Where We Be
Lake Manyara, Tanzania
After a delightful morning safari in Tarangire,
we headed off for Lake Manyara National Park,
some 60 miles away. This park is different from
any other we visited in Tanzania. Its defining
feature is the Great Rift Valley escarpment, a
600 m (2000 ft) high cliff. Stretching for 50 km
(30 mi) along the base of this escarpment is a
lush jungle fed by groundwater. It is inhabited
by large troops of baboons, blue monkeys, and
other forest denizens. Between this forest and
the shore of Lake Manyara is a narrow swath of
savannah where elephant, giraffe, and gazelle
graze and predators roam. While our lodge was
located on top of the escarpment, our park
visits were below in the forest and savannah.

As we drove slowly through the jungle, Fideles
pointed out sycamore, mahogany, manyara, and
tamarind trees towering above our heads. If you
like monkeys like we do, then this is the park
for you. We saw vervets, baboons, and Sykes
(blue) monkeys in large numbers cavorting and
swinging through the trees with great abandon.
Troops of baboons crossed the road, often with
babies riding on their backs or clinging to their
stomachs. Most guides seem to think monkeys
and baboons beneath notice, but we found
them fascinating to watch.
The groundwater-fed forest at the base of the escarpment at Lake Manyara
feels jungle-like and is home to countless baboons, monkeys, and birds
Looking back up at the escarpment
Baboons and monkeys sometimes loaf right on the road.
As far as they're concerned, they own the place!
This is a paradise for birds and monkeys
One of our favorite safari moments was watching this baby elephant experimenting with his trunk, lifting it up and down
and curling its tip. You could almost hear him saying, “I can do THIS, and I can do THIS.” He mimicked whatever
his mother did. When she splashed herself with water, the baby did the same -- or tried to, but with less effect.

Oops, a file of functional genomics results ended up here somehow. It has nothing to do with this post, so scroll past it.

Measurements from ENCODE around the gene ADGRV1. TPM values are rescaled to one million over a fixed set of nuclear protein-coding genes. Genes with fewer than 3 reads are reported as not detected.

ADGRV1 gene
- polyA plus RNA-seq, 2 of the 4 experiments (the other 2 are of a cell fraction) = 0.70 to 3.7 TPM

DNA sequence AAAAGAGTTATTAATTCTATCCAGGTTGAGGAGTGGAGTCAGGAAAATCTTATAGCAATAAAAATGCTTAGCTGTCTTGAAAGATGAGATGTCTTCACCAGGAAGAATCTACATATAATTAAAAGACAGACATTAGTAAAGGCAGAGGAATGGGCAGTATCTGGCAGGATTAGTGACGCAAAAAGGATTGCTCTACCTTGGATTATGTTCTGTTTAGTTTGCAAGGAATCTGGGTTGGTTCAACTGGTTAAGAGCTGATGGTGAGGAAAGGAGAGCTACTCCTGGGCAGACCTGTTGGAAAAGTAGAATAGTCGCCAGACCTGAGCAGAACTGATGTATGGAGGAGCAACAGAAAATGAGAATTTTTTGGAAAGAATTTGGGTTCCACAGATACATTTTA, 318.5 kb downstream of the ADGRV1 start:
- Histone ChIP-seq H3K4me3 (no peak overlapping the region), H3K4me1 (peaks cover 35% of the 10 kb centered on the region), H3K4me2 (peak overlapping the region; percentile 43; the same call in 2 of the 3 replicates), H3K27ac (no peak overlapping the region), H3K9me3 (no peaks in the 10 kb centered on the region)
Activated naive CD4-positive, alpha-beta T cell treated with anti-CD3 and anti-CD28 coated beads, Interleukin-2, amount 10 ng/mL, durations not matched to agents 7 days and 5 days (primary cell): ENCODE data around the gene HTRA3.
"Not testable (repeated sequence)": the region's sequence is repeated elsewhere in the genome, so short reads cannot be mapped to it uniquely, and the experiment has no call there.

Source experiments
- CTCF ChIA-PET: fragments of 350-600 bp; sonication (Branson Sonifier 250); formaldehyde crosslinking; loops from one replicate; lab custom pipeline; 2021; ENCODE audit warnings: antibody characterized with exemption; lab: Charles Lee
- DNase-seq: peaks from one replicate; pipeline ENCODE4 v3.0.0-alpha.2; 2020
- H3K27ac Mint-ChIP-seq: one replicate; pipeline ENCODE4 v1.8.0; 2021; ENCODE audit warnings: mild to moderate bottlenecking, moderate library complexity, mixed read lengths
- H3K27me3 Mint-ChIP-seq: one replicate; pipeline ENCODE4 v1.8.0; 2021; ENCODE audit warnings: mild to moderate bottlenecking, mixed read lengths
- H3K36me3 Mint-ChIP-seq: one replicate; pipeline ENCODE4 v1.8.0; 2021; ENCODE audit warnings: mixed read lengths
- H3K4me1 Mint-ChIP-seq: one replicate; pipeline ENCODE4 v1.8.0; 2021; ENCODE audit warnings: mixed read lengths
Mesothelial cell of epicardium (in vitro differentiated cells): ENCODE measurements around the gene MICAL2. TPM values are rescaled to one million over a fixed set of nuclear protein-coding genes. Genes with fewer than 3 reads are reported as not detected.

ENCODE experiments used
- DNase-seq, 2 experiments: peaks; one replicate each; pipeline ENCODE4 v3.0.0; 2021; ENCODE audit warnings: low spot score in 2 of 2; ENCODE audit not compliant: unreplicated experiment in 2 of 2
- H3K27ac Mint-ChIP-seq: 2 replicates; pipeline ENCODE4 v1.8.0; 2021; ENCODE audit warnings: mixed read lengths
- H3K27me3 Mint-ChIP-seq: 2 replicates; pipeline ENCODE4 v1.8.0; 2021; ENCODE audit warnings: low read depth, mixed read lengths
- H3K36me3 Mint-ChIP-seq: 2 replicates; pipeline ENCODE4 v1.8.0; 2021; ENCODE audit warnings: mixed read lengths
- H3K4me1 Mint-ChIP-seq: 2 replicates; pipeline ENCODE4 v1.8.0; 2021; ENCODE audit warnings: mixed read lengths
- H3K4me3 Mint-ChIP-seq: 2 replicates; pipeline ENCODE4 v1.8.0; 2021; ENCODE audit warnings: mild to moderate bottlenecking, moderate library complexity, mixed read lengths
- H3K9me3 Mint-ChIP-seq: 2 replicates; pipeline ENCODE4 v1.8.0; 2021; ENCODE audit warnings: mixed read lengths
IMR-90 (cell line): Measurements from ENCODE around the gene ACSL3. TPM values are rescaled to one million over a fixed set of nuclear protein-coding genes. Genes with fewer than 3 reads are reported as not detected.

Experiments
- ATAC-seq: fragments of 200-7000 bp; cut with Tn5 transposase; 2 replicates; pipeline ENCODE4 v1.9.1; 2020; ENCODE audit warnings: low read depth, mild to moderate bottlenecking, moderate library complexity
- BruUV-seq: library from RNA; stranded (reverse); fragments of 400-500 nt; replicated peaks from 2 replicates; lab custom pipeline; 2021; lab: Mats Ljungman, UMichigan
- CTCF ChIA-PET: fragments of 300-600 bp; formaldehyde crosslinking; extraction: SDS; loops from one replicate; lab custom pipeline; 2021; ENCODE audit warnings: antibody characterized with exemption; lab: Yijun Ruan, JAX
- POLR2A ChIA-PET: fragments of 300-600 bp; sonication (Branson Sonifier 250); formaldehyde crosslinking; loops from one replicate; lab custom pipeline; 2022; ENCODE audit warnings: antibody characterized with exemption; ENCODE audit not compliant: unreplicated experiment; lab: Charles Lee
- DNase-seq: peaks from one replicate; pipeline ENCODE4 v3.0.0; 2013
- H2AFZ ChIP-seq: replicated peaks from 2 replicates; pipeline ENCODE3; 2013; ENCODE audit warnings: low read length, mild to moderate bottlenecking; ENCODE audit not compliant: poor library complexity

The gardens at Lake Manyara Hotel are beautiful -- and the view over the escarpment dramatic. We arrived late
in the afternoon and simply relaxed the rest of the day, taking a pleasant walk through the gardens and
ambling along a path at the escarpment's edge. Far below we could see giraffe and elephant on the plains.
All manner of wildlife inhabits the park, what with its wide range of habitat. We were lucky enough to see a giraffe drinking water from a
pond. Watching it straddle its legs to get low enough to reach the water was quite a sight. Another giraffe stood by, keeping watch for danger.
Enjoying some downtime between safaris
We also saw several forest-dwelling elephant
Roads in Tanzania: The Pros & Cons
It surprised us that road conditions were so
much better in Tanzania than in neighboring
Kenya. Tanzania is a poor country but obviously
is pouring resources into paving its roads and
improving infrastructure. Parks in Tanzania are
also undeniably more pristine because vehicles
are required to stay on roads. This is different
from the Masai Mara, where four-wheel-drive
paths crisscross the savannah every which
way. Keeping vehicles on the road is no doubt
better for the environment and healthier for the
animals -- but it can make animal viewing more
challenging. With time, some animals seem to
stay away from the road intentionally, making
close-up sightings more difficult. We found
ourselves frustrated more than once when we
could see a predator but couldn't get close to it.
One exception within Tanzania is Ngorongoro
Conservation Area, where you
can go off-road.
This large herd of cape buffalo was happily grazing in the
swath of savannah between Lake Manyara and the jungle
We expected to see flamingos at Lake Manyara but discovered that the shore of the alkaline lake is actually a mile from the road.
Lake Manyara is greatly reduced in size, at least at this time of year. The flamingos are there, but too far in the distance to see well.
We also saw no tree-climbing lions, for which Lake Manyara is famous -- but we were advised ahead of time not to get our hopes up.